From a practical POV, I don't like 35mm scanned on the Epson, I prefer a cheap dedicated film scanner like the old Minolta DualScan IV. Medium format film is iffy, 4x5 is pretty OK. Certainly for small prints and online, it is the way to go, especially at first before you make millions from your photography ;-p

    For best results, these scanners need to be cleaned from their off-gassing and you need to experiment with finding the optimal height for the film holder (or third party holder).

  6. #56

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    Re: Epson scanner 4990 vs the V700 and V750

    Frank is right... the Epson will scan 120 well enough for pretty good sized prints, and the only downside is the nagging feeling that you're not getting the most out of your negatives.

    It's mostly mental, because if you ever do need to go large with 120, the cost of a drum scan is not much compared to the cost of the print. But that feeling of "eh, this is good enough for now" is depressing when you're spending a lot of time scanning. With 35mm on a film scanner, at least I can close the book on those negatives and know I'll never need to scan them again.

  7. #57

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    Re: Epson scanner 4990 vs the V700 and V750

    Quote Originally Posted by Matus Kalisky View Post
    Ken, didn't you (at lest partially) move to 5x7 to get prints you wanted while using the V700?
    Yes. Depending on the aspect ratio of the final image, 5x7 can give us a substantial boost: we can use X% crummier lenses, or make images X% larger, smoother, or what-have-you.

    That being said I shoot 4x5 too - for variety as much as anything else.

  8. #58

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    Re: Epson scanner 4990 vs the V700 and V750

    I think as long as you're using an Epson, you resign yourself to the fact that for your best images, if you ever were going to print big or have them in a show, anything more critical than a ~11x14, you need to get a better scan, preferably a drum or at least a higher-end CCD (like a Creo or at least an Imacon).

    It's not just the cost but the time in Photoshop re-editing. So you pick carefully and only do your finest images. That kind of editing is the most pure and effective anyway so I think it's a net gain actually... We have fine resources, I'd gladly send my stuff to someone like Lenny Eiger http://www.eigerphoto.com/pricing_policy_ep.php for professional drum scans.

    I considering getting my own drum scanner for 48 hours a while back, I figured I'd have to open a service to justify it. I simple don't have enough of my own work to scan (unless I got really bored and scanned the gazillion mediocre shots I've done).

    Personally I rather be out shooting than driving myself crazy over the last iota of resolution or sharpness or tonal range. So I'll accept the compromises of using an Epson... but at least I know what they are. I like the 11x14 images fine, they look good on Baryta paper in a portfolio or in the prevailing overmat/rectangular frame tradition.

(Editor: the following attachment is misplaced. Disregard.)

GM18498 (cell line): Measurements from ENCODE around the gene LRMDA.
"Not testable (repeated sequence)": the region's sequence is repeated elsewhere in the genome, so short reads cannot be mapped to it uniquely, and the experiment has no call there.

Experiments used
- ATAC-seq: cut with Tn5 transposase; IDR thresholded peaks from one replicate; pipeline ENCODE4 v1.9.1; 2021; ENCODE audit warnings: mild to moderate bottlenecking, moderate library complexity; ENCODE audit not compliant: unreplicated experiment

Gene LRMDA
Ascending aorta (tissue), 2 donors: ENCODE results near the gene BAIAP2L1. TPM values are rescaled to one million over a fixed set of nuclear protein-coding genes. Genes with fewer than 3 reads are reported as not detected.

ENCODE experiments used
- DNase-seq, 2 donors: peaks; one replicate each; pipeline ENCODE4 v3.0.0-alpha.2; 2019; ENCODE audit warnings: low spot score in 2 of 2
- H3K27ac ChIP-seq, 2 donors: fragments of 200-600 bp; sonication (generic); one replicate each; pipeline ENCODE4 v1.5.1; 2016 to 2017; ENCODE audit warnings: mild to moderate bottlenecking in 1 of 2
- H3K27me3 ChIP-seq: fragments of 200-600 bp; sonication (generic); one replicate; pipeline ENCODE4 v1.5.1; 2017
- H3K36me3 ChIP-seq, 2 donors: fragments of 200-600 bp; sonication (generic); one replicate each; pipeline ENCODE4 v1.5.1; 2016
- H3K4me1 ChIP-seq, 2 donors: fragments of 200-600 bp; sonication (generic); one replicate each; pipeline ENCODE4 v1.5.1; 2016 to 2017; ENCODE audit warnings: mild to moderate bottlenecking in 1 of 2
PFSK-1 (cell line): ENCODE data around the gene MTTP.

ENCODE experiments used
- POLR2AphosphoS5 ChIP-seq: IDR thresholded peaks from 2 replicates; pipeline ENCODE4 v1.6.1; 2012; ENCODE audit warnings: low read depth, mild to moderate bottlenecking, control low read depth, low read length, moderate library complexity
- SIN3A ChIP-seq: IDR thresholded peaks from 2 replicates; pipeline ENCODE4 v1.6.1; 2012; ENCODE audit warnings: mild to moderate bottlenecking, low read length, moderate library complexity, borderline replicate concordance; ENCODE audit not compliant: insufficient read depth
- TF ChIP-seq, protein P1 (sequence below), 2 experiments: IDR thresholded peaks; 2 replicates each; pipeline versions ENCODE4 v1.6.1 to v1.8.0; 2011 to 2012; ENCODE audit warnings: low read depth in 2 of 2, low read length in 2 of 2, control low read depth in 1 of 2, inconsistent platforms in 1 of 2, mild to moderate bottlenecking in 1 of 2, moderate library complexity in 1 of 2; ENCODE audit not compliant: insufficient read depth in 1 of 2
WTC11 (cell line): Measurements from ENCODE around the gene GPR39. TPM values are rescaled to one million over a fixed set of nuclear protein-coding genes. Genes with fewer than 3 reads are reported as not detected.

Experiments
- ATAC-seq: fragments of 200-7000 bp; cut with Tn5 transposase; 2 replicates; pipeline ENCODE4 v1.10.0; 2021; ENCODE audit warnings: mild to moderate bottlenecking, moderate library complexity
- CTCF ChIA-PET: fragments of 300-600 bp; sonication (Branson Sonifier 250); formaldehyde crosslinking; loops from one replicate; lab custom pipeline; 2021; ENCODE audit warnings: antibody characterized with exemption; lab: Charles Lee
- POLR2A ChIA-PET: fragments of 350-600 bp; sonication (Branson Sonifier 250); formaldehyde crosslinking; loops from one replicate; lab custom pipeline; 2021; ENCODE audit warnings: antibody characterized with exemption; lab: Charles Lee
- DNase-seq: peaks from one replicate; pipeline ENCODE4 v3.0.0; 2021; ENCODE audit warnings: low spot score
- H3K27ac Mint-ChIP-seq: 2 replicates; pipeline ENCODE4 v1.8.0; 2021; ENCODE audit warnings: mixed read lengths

And when I get something good, I'll have Bob Carnie http://www.elevatordigital.ca/ make me some Lambda prints from film processed at Edgar's http://www.4photolab.com/ shot using lenses from Eddie http://eddiegunks.com/

    No they do not pay me hahaha

  9. #59

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    Re: Epson scanner 4990 vs the V700 and V750

    Quote Originally Posted by Frank Petronio View Post
    I considering getting my own drum scanner for 48 hours a while back, I figured I'd have to open a service to justify it. I simple don't have enough of my own work to scan (unless I got really bored and scanned the gazillion mediocre shots I've done).
    I think I've posted this before, but I know two or three photographers who bought drum scanners, and they pretty much shoot digital now. The scanning process just got to be too much of a PITA... Sometimes the "best" way to do something is totally unsustainable.

  10. #60

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    Re: Epson scanner 4990 vs the V700 and V750

    Hello, I understand that the 4990 is good for making scans of glass plate negs of 8x10. Does anyone know if this is true and I would assume the V750 might do the same?
    Thanks.
    don




    Quote Originally Posted by David Low View Post
    Apologies if this is an old topic, but I am thinking about getting myself a scanner to cover 35mm, medium and large format negatives (up to 5x7 size). Here in the UK the 4990 seems to go (second hand) for around 200 or a bit more depending on condition, while the V700 and V750 are around 450 and 650 new, and of course probably a bit less than that second hand.

    Is is worth paying out the extra for the current models, or do people think that for normal amateur usage and black and white negs that the 4990 is sufficient? I don't think that I am being mean, but I would rather not pay out more if I am not going to be able to tell the difference.